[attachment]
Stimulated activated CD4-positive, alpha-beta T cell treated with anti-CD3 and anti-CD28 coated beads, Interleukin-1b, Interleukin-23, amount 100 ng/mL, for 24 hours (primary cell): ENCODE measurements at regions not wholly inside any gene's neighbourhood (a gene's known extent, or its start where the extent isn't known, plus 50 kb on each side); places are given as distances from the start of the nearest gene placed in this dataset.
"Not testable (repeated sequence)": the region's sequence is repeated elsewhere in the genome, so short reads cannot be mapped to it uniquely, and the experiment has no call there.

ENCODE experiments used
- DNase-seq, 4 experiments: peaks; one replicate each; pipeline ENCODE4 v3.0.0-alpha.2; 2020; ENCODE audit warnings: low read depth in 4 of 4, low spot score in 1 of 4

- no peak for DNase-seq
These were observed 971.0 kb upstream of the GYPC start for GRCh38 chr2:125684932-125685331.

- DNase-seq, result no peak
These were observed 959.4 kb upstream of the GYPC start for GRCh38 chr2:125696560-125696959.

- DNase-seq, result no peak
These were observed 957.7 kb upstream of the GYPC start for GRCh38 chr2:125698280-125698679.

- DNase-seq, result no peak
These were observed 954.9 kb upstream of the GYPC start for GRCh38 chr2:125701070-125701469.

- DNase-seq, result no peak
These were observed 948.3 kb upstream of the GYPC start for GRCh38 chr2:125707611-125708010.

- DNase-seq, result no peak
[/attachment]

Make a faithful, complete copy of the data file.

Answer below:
Stimulated activated CD4-positive, alpha-beta T cell treated with anti-CD3 and anti-CD28 coated beads, Interleukin-1b, Interleukin-23, amount 100 ng/mL, for 24 hours (primary cell): ENCODE measurements at regions not wholly inside any gene's neighbourhood (a gene's known extent, or its start where the extent isn't known, plus 50 kb on each side); places are given as distances from the start of the nearest gene placed in this dataset.
"Not testable (repeated sequence)": the region's sequence is repeated elsewhere in the genome, so short reads cannot be mapped to it uniquely, and the experiment has no call there.

ENCODE experiments used
- DNase-seq, 4 experiments: peaks; one replicate each; pipeline ENCODE4 v3.0.0-alpha.2; 2020; ENCODE audit warnings: low read depth in 4 of 4, low spot score in 1 of 4

- no peak for DNase-seq
These were observed 971.0 kb upstream of the GYPC start for GRCh38 chr2:125684932-125685331.

- DNase-seq, result no peak
These were observed 959.4 kb upstream of the GYPC start for GRCh38 chr2:125696560-125696959.

- DNase-seq, result no peak
These were observed 957.7 kb upstream of the GYPC start for GRCh38 chr2:125698280-125698679.

- DNase-seq, result no peak
These were observed 954.9 kb upstream of the GYPC start for GRCh38 chr2:125701070-125701469.

- DNase-seq, result no peak
These were observed 948.3 kb upstream of the GYPC start for GRCh38 chr2:125707611-125708010.

- DNase-seq, result no peak